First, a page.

Who will suffer if Royal Mail bosses get away with their plan to scrap Saturday letter deliveries? The press says hardly anyone because, rather like railway ticket offices, “no one posts letters anymore”.
What nonsense. Royal Mail delivered a whopping 7,961,000,000 letters last year. Among them will be vital hospital appointments and test results, benefits and pensions decisions – and cards from family and friends. Many of the most vulnerable people rely on letters because they don’t have, or can’t work computers or smartphones. Printed words help them navigate the world and feel part of society.
Nevertheless, the Ofcom industry regulator last week bowed to Royal Mail’s requests and announced an inquiry into the Universal Service Obligation (USO). The USO currently requires Royal Mail to deliver to all addresses in Britain, six days a week – and it imposes service targets on the firm.
Royal Mail wants rid of Saturday deliveries as part of its plan to junk all but the most profitable services–such as tracked parcels and guaranteed next day deliveries. Perversely, its bosses want to stop handling letters altogether. The firm started its campaign the traditional way–by running down the service to the point of collapse.
For years Royal Mail has deliberately missed the target of delivering 93 percent of first-class post within one working day. But management has now turned failure into an artform, admitting that only 74 percent of letters met the target last year.
It achieved this feat by slashing the workforce – and especially older and more experienced staff – and replacing them either with casual workers, or not replacing them at all. That meant most offices didn’t have enough staff to cover all their delivery rounds. The firm dished out money to shareholders instead of investing in new technology. In 2021, as profits soared, Royal Mail handed them £400 million in the form of dividends.
Royal Mail’s owners thereby deliberately engineered a financial crisis for the company, hoping that this would force Ofcom to change the rules. And the firm went to war with its own workers, provoking a strike over pay and jobs in the hope of extracting more work for less money.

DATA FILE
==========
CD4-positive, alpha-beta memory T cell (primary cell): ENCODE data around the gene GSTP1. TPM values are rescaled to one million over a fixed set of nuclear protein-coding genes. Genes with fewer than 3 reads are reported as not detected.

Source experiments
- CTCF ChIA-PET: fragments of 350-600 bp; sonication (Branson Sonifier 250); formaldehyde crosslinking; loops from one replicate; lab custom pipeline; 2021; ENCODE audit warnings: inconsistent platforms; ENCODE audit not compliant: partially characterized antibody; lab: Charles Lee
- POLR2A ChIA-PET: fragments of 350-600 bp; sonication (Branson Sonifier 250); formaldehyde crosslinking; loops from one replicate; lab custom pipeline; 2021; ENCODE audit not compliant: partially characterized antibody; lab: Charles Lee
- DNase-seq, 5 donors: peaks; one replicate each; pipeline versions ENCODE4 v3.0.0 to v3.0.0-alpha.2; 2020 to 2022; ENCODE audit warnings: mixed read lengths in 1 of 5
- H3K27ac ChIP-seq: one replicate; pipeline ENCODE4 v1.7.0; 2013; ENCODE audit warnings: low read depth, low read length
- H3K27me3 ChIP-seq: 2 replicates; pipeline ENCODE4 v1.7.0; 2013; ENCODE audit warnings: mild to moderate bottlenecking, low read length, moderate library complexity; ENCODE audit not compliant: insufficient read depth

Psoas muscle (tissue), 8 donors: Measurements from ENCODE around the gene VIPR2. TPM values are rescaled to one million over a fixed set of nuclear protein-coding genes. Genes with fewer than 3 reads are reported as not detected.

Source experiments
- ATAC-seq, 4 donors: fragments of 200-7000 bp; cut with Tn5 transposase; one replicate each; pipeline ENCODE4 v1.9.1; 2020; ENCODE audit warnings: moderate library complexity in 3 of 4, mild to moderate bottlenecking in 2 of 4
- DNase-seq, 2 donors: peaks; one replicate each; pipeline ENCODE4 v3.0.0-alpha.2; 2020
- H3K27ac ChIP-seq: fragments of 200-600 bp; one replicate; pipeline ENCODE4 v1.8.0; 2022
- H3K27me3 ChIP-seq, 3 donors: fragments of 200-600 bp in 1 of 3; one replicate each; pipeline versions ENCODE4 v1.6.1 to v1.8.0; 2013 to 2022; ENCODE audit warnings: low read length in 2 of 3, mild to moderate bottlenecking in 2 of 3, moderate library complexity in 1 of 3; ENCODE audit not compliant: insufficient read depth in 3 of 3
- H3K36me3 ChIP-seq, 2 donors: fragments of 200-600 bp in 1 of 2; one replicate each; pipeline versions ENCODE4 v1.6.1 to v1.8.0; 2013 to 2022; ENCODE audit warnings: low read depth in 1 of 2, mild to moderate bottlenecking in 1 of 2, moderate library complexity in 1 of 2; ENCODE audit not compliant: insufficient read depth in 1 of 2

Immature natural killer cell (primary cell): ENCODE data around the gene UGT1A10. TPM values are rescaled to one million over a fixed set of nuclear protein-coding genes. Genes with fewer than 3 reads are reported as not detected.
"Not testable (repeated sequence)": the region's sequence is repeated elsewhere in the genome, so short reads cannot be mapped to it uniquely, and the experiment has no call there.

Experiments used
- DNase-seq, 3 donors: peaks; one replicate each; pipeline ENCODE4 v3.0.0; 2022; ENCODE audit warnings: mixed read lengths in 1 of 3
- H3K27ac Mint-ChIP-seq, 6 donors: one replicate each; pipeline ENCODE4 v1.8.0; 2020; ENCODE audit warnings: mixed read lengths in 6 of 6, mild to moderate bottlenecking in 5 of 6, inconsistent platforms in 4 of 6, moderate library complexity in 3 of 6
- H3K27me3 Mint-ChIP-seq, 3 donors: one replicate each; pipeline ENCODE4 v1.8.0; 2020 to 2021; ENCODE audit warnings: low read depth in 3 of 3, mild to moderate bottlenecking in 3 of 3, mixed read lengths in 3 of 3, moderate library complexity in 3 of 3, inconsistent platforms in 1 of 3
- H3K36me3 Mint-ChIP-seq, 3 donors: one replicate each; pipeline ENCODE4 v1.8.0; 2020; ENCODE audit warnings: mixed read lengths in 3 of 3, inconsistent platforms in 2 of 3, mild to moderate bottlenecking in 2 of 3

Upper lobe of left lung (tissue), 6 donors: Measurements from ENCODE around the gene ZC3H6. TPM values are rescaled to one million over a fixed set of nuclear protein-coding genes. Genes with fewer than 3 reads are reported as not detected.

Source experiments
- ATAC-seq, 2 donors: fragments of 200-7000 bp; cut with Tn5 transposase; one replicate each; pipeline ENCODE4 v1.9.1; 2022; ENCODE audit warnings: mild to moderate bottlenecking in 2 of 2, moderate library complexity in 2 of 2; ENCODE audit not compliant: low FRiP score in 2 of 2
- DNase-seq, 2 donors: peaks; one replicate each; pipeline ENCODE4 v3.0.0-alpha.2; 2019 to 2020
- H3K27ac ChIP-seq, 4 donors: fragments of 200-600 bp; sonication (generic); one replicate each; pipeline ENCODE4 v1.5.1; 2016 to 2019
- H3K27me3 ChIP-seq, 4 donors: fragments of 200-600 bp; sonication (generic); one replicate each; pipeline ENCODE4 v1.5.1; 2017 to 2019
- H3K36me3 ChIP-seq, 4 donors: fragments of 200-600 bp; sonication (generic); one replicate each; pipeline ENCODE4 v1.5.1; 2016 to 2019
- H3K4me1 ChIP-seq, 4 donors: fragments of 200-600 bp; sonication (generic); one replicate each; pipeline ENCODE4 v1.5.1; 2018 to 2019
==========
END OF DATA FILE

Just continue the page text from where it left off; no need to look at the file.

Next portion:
To complete their case that “no one needs next day letters anymore” bosses ramped up stamp prices to drive down the number of letters posted. The price of first class mail rose by 16 percent this year taking the cost of a stamp to £1.10. And it’s set to go to £1.25 in October. The CWU understood the bosses’ plan but its leaders failed utterly in their response. The union estimates that between 15,000 and 20,000 jobs will go if the USO is cutback. But rather than plan for a fightback, it has instead signed-up to much of the bosses’ agenda.
The Business Recovery, Transformation and Growth agreement that CWU leaders endorsed this summer allows the bosses to push through a mass of changes that will slash Royal Mail’s wage bill. And general secretary Dave Ward now does not rule out a switch to a five-day letters service.
“If you have a decline of letters over six days, there’s going to be a moment where you may lose more jobs over six days than it would if you went to five days – condensing letters into those five days,” he told members in a video posted on the CWU’s Facebook page. “Providing there is a commitment to sustain the USO, we may have to consider the five-day scenario.” He added, “We want to keep the USO… But we’re going to have to look at a five-day option.”
That massive retreat doesn’t reflect the feeling in delivery offices and mail centres across Britain. During the strikes this year and last, union members showed their commitment to the fight by repeatedly voting for more walkouts. But by then, the leadership was only using those votes as a bargaining chip. The power to save a vital service—and thousands of jobs—was frittered away in the belief that the union’s primary role was to “save” Royal Mail.Original post